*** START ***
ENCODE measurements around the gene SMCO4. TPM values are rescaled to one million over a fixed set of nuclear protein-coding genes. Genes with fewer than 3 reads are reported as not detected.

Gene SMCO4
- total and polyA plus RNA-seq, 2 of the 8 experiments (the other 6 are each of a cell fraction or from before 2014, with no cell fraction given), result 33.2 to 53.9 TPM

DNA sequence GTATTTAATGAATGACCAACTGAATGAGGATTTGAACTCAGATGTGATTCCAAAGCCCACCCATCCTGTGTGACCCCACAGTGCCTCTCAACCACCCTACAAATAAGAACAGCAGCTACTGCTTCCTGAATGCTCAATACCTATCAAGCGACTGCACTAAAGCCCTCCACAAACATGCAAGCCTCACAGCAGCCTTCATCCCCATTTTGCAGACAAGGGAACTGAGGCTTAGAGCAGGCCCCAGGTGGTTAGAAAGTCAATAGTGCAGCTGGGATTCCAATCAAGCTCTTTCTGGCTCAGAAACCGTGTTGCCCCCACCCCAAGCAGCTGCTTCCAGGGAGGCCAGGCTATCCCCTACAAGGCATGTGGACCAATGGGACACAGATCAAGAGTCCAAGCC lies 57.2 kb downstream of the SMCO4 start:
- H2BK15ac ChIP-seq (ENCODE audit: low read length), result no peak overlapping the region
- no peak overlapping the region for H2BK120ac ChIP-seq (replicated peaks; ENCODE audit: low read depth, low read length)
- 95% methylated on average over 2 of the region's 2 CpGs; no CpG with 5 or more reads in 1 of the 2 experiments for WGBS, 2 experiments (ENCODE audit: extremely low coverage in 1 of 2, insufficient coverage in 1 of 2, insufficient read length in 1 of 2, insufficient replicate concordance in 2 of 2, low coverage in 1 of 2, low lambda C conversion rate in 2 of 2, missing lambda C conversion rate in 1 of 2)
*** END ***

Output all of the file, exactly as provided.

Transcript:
ENCODE measurements around the gene SMCO4. TPM values are rescaled to one million over a fixed set of nuclear protein-coding genes. Genes with fewer than 3 reads are reported as not detected.

Gene SMCO4
- total and polyA plus RNA-seq, 2 of the 8 experiments (the other 6 are each of a cell fraction or from before 2014, with no cell fraction given), result 33.2 to 53.9 TPM

DNA sequence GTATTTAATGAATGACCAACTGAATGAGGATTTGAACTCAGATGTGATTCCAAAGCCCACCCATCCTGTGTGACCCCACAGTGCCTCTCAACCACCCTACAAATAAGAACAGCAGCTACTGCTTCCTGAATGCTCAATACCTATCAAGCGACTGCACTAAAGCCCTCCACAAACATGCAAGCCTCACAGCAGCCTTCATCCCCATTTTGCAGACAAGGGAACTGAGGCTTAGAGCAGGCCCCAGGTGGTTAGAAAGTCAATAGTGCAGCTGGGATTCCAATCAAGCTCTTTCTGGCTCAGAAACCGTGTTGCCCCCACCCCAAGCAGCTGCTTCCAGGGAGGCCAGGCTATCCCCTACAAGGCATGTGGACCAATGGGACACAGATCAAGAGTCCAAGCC lies 57.2 kb downstream of the SMCO4 start:
- H2BK15ac ChIP-seq (ENCODE audit: low read length), result no peak overlapping the region
- no peak overlapping the region for H2BK120ac ChIP-seq (replicated peaks; ENCODE audit: low read depth, low read length)
- 95% methylated on average over 2 of the region's 2 CpGs; no CpG with 5 or more reads in 1 of the 2 experiments for WGBS, 2 experiments (ENCODE audit: extremely low coverage in 1 of 2, insufficient coverage in 1 of 2, insufficient read length in 1 of 2, insufficient replicate concordance in 2 of 2, low coverage in 1 of 2, low lambda C conversion rate in 2 of 2, missing lambda C conversion rate in 1 of 2)